chapter  5
25 Pages

Farm Workers' Own Housing: Self-Help in Cabrillo Village

ByNeal R. Peirce, Robert Guskind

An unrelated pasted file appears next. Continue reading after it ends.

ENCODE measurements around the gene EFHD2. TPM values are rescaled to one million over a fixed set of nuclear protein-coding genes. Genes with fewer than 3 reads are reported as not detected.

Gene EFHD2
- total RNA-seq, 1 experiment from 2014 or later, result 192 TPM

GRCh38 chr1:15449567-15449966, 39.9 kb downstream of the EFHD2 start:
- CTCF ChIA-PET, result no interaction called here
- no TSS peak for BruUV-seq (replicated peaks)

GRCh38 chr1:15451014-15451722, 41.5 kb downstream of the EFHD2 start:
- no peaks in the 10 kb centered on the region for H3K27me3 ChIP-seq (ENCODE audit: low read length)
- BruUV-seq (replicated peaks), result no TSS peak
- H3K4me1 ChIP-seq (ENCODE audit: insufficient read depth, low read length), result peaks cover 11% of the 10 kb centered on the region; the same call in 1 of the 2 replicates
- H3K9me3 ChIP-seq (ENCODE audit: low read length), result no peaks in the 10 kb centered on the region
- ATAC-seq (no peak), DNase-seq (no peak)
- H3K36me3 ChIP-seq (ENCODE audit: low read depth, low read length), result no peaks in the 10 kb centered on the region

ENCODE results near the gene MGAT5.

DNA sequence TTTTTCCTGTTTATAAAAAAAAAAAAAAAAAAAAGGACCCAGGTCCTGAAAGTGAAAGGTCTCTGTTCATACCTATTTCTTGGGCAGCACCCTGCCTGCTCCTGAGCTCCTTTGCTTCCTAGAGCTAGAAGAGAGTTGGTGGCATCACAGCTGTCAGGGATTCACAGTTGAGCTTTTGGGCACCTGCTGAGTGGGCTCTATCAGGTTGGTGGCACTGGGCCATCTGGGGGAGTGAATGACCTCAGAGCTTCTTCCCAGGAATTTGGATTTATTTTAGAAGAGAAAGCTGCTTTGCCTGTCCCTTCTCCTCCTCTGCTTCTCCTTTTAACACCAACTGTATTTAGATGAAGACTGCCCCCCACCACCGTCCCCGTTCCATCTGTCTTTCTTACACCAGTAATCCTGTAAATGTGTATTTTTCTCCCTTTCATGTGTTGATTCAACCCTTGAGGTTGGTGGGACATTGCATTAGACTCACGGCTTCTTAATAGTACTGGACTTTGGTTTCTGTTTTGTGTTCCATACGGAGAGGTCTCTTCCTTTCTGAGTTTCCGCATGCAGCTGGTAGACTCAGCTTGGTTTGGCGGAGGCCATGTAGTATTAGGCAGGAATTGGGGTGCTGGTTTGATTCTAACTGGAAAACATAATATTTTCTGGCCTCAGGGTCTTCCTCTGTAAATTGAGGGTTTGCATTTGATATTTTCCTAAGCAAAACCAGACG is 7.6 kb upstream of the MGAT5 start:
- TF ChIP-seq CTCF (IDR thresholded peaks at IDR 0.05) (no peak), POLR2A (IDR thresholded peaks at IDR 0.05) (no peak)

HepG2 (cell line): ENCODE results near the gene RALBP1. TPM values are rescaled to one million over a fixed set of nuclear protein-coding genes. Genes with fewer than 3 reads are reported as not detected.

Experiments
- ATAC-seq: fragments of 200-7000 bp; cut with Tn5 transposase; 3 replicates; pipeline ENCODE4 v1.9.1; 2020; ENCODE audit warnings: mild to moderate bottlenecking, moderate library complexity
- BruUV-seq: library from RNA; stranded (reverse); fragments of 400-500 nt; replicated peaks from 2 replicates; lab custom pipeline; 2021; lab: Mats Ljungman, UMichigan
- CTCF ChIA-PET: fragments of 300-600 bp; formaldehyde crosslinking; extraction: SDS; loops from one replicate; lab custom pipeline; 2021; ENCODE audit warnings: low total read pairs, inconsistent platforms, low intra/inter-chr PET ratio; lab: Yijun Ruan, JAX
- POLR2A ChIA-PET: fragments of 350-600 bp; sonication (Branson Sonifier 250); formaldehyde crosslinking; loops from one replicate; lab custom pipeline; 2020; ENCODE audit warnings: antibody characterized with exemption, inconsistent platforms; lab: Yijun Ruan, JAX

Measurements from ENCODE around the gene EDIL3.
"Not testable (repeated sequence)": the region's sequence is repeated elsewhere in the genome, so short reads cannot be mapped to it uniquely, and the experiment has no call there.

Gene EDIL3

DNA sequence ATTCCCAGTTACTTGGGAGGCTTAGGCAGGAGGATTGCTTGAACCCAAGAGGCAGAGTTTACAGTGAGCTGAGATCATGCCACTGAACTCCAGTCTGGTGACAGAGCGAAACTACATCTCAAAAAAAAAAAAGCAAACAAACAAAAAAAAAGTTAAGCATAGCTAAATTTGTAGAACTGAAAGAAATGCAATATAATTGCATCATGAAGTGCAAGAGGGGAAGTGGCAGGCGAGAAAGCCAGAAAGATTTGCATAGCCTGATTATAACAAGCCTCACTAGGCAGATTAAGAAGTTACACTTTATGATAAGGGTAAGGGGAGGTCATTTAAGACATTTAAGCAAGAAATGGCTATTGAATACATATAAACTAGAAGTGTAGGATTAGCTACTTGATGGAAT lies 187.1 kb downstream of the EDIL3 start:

Fertile farmland, glowing lush green with strawberry and tomato plants, resounding with the clack, clack of irrigation equipment bringing water to parched soil. Farmers are called "growers", yet the last crop the growers usually bring in is houses. Cabrillo Village occupies twenty-five acres of land on the edges of Saticoy, a little farm town, situated between Ventura and Oxnard, a neighborhood where agribusiness names such as Dole adorn many buildings and the streets often rumble with the sound of the tractor and tractor-trailer. Cabrillo began life as a farm workers' camp, with dormitories, warehouses, and a company store. The global marketplace was developing and growers in California—and farmers around the nation—were starting to watch their profits shrink after a long period of relatively good times. In October 1974, Cabrillo's farm laborers walked out on the local lemon growers, demanding higher wages and better working conditions.